Friday, July 02, 2010

UK Fetal Awareness Metastudy

The Royal College of Obstetricians and Gynecologists released an updated report on fetal awareneess with a focus on pain (summary here, pdf of full report here, hat tip: Parableman). Its key conclusion is that there is no fetal pain prior to 24 weeks of gestation. This is because “connections from the periphery to the cortex are not intact before 24 weeks” and “most neuroscientists believe that the cortex is necessary for pain perception.”

The conclusion is broadly similar to the JAMA report from 2005 (see my post here; another post on this topic was here), except that the emphasis is on the 24 week point (which is when cortical connections begin to form) as opposed to the 29-30 week stage emphasized by JAMA which is when cortical functioning is relatively complete. Reading between the lines, I suspect the increasing numbers of surviving premature infants in the 24 -30 week range (and the empathy they engender if you come in contact with them) has encouraged this change in emphasis.

On the other hand, the UK study adds a section which concludes (from studies of unborn lambs) that fetuses are unlikely to feel much even later in gestation, due to their not being in a state of full wakefulness. The in utero environment is compared to a state of sedation. I don’t think is a very compelling aspect of the report: nothing increases awareness like trauma to one’s body.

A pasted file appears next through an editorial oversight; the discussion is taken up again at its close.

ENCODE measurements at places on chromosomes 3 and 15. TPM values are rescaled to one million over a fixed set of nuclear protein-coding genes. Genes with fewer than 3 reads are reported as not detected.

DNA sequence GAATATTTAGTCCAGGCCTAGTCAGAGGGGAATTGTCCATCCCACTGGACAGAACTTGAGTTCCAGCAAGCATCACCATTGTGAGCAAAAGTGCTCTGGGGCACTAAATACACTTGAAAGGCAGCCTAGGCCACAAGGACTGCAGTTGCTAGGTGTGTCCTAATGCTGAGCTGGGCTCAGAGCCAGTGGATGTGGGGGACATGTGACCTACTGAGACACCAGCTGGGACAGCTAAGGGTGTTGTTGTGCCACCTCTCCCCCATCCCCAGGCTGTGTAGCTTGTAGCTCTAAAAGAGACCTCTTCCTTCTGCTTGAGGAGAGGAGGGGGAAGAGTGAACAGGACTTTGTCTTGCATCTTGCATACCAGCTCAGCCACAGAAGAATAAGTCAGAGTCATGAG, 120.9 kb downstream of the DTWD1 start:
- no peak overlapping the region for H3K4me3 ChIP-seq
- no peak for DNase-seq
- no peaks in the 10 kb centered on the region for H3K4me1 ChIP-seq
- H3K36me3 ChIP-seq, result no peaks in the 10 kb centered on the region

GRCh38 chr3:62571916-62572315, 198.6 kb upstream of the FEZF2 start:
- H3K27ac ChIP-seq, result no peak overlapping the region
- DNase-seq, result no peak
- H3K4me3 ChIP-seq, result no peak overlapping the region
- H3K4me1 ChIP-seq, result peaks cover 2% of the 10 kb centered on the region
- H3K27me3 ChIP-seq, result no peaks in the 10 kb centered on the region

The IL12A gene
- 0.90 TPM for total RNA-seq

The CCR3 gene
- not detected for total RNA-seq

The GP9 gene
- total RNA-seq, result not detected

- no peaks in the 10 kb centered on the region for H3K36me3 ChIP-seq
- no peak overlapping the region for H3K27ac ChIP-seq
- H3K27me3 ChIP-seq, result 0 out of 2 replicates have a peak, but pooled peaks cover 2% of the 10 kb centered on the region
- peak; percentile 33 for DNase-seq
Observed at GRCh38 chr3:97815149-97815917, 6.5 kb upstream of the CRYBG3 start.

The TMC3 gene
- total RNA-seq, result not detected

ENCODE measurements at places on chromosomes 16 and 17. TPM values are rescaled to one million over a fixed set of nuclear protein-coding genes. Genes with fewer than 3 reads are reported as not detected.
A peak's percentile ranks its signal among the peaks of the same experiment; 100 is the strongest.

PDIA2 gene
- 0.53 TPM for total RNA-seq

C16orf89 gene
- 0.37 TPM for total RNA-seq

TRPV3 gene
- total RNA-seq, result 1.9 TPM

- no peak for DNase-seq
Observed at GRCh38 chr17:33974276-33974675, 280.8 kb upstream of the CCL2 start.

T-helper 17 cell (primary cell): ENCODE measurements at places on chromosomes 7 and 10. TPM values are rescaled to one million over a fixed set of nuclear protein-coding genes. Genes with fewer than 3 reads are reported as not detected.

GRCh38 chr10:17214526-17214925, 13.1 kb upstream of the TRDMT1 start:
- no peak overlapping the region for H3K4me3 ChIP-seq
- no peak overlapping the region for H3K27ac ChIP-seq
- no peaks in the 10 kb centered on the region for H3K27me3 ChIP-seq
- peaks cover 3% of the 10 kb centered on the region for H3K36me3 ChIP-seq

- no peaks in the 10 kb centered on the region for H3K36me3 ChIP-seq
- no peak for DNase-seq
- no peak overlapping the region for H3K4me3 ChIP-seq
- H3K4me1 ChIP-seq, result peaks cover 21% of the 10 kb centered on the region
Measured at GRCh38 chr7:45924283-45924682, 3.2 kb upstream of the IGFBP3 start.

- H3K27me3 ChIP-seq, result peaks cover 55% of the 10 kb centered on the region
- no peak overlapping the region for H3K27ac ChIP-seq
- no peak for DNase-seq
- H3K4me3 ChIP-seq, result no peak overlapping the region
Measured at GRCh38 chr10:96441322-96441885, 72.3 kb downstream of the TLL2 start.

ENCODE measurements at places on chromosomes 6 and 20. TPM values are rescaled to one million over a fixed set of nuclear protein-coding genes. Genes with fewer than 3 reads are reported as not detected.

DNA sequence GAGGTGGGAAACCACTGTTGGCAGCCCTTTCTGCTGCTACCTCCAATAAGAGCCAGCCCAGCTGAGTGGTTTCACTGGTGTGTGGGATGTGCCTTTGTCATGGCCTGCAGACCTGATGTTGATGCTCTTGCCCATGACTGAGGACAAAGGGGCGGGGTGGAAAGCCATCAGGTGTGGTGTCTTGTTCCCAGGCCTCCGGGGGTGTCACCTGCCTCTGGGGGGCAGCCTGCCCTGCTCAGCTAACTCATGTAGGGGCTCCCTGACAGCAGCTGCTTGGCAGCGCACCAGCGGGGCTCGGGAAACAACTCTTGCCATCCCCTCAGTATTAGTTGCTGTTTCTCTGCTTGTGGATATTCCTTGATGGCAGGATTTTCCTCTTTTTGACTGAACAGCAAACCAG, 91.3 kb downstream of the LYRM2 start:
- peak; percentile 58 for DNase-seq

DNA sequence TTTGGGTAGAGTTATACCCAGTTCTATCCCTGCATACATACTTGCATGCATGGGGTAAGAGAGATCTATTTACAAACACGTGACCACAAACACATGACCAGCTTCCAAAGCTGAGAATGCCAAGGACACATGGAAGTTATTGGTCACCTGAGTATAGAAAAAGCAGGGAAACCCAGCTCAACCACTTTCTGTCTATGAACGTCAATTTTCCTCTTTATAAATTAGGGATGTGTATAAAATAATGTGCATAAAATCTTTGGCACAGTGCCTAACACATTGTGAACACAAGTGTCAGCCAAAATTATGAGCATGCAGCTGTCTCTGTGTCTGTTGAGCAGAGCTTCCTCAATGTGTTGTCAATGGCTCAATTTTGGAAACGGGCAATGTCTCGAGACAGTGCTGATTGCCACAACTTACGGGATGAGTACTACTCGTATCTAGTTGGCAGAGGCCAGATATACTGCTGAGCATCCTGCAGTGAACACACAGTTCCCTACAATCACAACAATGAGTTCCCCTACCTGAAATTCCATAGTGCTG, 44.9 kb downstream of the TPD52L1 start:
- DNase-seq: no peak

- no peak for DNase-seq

Like my comments in earlier posts, I think this sort of interpretion of the data suffer from a sort of “cortical chauvinism”. As the report details, nerves form and pathways develop to the spinal cord, brain stem, and thalamus at various points from 8 to 18 weeks. I also think the role of the cortical subplate is intriguing. This structure, which develops at 12-13 weeks and disappears after 32-34 weeks, starts to receive connections from the thalamus between 12 and 18 weeks – this is kind of a primitive precursor to the cortex. And it is known that much earlier than 24 weeks the fetus both withdraws from a needle and launches a stress response.

Fetuses without fully developed brains certainly don’t feel pain the way we do, but this doesn’t mean there cannot be analogue of pain experience worthy of consideration. For many reasons I don’t believe experience is an all-or-nothing phenomenon, and I think we need to give the benefit of the doubt when considering the experiential status of fetuses (as well as animals) who don’t fully share our brain structure.

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